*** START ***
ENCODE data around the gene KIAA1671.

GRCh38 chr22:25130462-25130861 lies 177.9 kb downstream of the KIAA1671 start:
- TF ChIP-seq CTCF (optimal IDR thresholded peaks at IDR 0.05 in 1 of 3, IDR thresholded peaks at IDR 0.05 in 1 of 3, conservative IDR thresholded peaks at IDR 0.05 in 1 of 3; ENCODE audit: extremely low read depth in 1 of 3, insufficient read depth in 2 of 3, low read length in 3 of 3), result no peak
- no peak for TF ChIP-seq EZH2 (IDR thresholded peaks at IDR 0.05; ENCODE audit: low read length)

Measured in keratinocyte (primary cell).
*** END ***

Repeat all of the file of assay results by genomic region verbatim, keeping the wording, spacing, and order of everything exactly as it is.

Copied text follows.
ENCODE data around the gene KIAA1671.

GRCh38 chr22:25130462-25130861 lies 177.9 kb downstream of the KIAA1671 start:
- TF ChIP-seq CTCF (optimal IDR thresholded peaks at IDR 0.05 in 1 of 3, IDR thresholded peaks at IDR 0.05 in 1 of 3, conservative IDR thresholded peaks at IDR 0.05 in 1 of 3; ENCODE audit: extremely low read depth in 1 of 3, insufficient read depth in 2 of 3, low read length in 3 of 3), result no peak
- no peak for TF ChIP-seq EZH2 (IDR thresholded peaks at IDR 0.05; ENCODE audit: low read length)

Measured in keratinocyte (primary cell).